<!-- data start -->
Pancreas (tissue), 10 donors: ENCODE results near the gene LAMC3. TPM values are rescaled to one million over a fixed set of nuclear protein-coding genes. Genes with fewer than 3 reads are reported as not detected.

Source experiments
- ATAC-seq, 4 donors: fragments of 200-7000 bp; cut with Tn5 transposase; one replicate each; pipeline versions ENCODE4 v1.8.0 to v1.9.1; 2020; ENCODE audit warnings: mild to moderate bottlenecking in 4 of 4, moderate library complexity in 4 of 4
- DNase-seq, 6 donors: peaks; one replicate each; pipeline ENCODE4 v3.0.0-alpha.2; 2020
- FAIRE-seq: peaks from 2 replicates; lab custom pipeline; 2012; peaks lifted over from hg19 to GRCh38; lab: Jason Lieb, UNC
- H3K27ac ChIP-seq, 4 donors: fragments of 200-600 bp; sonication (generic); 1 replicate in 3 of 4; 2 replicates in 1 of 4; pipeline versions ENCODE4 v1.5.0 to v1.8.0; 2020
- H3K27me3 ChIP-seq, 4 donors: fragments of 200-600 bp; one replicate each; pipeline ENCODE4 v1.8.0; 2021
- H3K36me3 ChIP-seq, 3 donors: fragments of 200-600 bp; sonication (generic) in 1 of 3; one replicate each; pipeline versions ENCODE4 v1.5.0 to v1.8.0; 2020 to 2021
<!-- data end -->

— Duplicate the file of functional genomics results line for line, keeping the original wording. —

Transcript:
Pancreas (tissue), 10 donors: ENCODE results near the gene LAMC3. TPM values are rescaled to one million over a fixed set of nuclear protein-coding genes. Genes with fewer than 3 reads are reported as not detected.

Source experiments
- ATAC-seq, 4 donors: fragments of 200-7000 bp; cut with Tn5 transposase; one replicate each; pipeline versions ENCODE4 v1.8.0 to v1.9.1; 2020; ENCODE audit warnings: mild to moderate bottlenecking in 4 of 4, moderate library complexity in 4 of 4
- DNase-seq, 6 donors: peaks; one replicate each; pipeline ENCODE4 v3.0.0-alpha.2; 2020
- FAIRE-seq: peaks from 2 replicates; lab custom pipeline; 2012; peaks lifted over from hg19 to GRCh38; lab: Jason Lieb, UNC
- H3K27ac ChIP-seq, 4 donors: fragments of 200-600 bp; sonication (generic); 1 replicate in 3 of 4; 2 replicates in 1 of 4; pipeline versions ENCODE4 v1.5.0 to v1.8.0; 2020
- H3K27me3 ChIP-seq, 4 donors: fragments of 200-600 bp; one replicate each; pipeline ENCODE4 v1.8.0; 2021
- H3K36me3 ChIP-seq, 3 donors: fragments of 200-600 bp; sonication (generic) in 1 of 3; one replicate each; pipeline versions ENCODE4 v1.5.0 to v1.8.0; 2020 to 2021